Open Source Podcasting Client

Automattic acquired Pocket Casts last July, and since we’ve been tapping away trying to make the best podcast client for people who love listening to podcasts.


The team has been working really hard to make those clients totally open source and available to the world, and it’s now happened. You can see all the code behind the iOS app and the Android app, and modify it, make it your own, suggest a change, fix a bug, add a feature, fork it and make your own client, anything!

If your code gets merged into core, it’ll go out to users listening to literally millions of hours of podcasts a week. It’s also unusual to be able to peek under the hood of a consumer mobile app that is this widely used and see how it works.

Audio publishing and consumption is a beautiful complement to the web publishing that WordPress is already so good at, and that Automattic tries to nurture an ecosystem around. I love Spotify and Apple, and I hope that Pocket Casts can do for podcast clients what Firefox in the early days and Chromium now does for browsers — push the state of the art, be manically focused on user control, and grow a more decentralized and open web.

If you haven’t tried Pocket Casts yet, install for iOS or Android, and here’s how to import your subscriptions using a format called OPML. (And wouldn’t it be nice if trying out a new social network was that easy?)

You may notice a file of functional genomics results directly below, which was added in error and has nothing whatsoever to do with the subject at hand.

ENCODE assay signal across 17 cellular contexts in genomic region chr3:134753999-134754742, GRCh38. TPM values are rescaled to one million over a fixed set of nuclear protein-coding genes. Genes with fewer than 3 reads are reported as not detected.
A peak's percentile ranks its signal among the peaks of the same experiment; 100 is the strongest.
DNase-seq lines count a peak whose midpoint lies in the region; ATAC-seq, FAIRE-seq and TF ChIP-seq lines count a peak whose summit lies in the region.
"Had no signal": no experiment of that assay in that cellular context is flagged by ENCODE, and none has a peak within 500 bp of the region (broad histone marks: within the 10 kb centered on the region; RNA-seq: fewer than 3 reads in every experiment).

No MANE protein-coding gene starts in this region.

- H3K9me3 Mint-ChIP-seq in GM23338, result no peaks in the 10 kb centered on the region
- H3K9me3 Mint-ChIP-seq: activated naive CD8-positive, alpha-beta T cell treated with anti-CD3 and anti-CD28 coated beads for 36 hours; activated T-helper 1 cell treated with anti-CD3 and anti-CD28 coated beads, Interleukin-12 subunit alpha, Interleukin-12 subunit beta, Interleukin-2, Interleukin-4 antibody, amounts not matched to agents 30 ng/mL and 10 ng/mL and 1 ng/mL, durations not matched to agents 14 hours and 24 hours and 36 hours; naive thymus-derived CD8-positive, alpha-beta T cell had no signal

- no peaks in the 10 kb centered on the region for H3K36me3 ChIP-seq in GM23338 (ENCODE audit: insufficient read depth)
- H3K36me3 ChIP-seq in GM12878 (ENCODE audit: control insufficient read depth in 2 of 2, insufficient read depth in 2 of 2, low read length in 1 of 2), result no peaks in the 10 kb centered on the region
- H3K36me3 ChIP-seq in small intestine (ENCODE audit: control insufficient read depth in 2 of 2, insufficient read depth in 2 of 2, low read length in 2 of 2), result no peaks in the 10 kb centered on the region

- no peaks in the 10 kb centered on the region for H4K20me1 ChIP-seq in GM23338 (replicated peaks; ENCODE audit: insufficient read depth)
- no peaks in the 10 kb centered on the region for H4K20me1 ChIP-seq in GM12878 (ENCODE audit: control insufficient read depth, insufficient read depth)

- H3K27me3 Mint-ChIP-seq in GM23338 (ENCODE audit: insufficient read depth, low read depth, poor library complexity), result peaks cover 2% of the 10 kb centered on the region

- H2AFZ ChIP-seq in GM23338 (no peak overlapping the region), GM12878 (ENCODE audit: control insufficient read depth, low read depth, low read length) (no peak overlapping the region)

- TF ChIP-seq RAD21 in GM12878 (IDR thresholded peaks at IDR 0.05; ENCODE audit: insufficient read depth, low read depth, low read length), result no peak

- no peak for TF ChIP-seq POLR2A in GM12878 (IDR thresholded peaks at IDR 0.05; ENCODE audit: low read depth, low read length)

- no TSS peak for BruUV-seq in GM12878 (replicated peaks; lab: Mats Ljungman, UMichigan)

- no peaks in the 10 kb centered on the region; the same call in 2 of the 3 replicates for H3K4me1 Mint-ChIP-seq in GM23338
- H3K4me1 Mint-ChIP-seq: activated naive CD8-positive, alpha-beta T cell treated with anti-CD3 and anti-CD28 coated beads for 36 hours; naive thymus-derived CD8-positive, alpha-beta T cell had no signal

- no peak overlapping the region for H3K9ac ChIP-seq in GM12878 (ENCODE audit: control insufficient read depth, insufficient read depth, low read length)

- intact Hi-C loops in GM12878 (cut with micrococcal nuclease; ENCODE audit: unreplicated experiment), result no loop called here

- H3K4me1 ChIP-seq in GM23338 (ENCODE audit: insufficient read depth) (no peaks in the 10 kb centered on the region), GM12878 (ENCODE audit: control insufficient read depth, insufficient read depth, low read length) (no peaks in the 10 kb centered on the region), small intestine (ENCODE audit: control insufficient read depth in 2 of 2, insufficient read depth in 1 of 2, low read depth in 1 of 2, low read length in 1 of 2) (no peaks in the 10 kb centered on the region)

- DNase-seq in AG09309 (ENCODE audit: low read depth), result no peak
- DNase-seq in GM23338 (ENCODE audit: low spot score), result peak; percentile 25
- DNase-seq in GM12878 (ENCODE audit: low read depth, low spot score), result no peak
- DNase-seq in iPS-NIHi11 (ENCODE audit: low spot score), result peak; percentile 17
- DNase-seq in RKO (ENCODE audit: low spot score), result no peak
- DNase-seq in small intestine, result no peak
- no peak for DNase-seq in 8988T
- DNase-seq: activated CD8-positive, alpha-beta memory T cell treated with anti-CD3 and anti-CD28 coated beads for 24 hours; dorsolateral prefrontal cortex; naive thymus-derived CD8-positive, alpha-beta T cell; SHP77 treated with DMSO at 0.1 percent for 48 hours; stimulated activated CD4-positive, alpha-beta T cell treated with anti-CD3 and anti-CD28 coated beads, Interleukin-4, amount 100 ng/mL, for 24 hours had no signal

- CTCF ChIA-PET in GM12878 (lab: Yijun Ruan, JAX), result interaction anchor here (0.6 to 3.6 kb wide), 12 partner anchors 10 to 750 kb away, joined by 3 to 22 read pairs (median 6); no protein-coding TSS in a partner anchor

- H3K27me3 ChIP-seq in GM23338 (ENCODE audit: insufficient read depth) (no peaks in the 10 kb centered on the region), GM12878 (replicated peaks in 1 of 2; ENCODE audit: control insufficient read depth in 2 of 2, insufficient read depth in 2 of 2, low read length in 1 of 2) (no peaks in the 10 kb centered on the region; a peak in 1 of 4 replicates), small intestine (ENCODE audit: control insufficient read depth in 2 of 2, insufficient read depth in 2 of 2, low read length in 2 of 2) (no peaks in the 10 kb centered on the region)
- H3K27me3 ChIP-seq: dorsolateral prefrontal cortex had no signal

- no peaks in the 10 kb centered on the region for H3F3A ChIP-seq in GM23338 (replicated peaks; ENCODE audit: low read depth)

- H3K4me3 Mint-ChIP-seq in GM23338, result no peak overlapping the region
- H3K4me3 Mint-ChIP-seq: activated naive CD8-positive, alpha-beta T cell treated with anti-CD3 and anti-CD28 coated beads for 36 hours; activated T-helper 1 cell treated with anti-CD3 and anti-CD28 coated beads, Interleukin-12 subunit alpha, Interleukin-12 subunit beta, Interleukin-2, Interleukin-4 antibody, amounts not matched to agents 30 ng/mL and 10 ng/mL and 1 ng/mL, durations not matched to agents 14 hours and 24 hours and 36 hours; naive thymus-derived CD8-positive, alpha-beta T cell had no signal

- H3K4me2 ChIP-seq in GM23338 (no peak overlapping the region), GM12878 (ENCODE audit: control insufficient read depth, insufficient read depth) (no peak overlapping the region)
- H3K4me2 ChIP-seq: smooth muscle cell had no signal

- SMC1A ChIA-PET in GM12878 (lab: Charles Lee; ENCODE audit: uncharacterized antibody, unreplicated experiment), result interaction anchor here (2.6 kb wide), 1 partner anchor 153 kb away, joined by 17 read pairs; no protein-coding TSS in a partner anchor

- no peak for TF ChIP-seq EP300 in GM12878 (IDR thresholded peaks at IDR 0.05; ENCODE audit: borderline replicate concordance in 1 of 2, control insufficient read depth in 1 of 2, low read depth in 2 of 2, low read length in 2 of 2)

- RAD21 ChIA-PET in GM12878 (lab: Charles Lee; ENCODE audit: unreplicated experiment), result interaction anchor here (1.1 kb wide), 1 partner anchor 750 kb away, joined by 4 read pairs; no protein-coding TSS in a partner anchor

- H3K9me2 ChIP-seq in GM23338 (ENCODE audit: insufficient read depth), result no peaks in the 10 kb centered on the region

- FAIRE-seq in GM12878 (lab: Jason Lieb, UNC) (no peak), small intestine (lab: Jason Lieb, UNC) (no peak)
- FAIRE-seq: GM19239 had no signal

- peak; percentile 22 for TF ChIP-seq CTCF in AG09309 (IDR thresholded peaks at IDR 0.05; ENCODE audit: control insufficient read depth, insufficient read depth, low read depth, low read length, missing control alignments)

8 replies on “Open Source Podcasting Client”

“I hope that Pocket Casts can do for podcast clients what Firefox in the early days and Chromium now does for browsers”

Firefox ended the Microsoft browser monopoly. Chromium is aiming for a new browser monopoly. Chromium is not a good example of anything.

You’re making the common mistake of conflating something controlled by a single entity, like the old Internet Explorer, with open source that regardless of its leadership or governance belongs to all of us and can be transparent, modified, forked, and redistributed.

We don’t talk about Linux’s monopoly on kernels, or SQLite’s monopoly on self-contained databases, because while each becomes a standard based on its merits and has a market share that bypasses anything Microsoft or Google could have ever dreamed of, they remain responsive and serve their users, are forked when they’re not, and the transparency of the code make allows for others to build on top of them in a way that I expect will continue for generations.

It would be great to see this added to the curriculum for elementary and high school students.

Congratulations on the new jazz club! BTW, if C.L.B. ever plays there, try to get him to switch to WP and WOO. If there is one person I would love to see use WP, it would be C.L.B.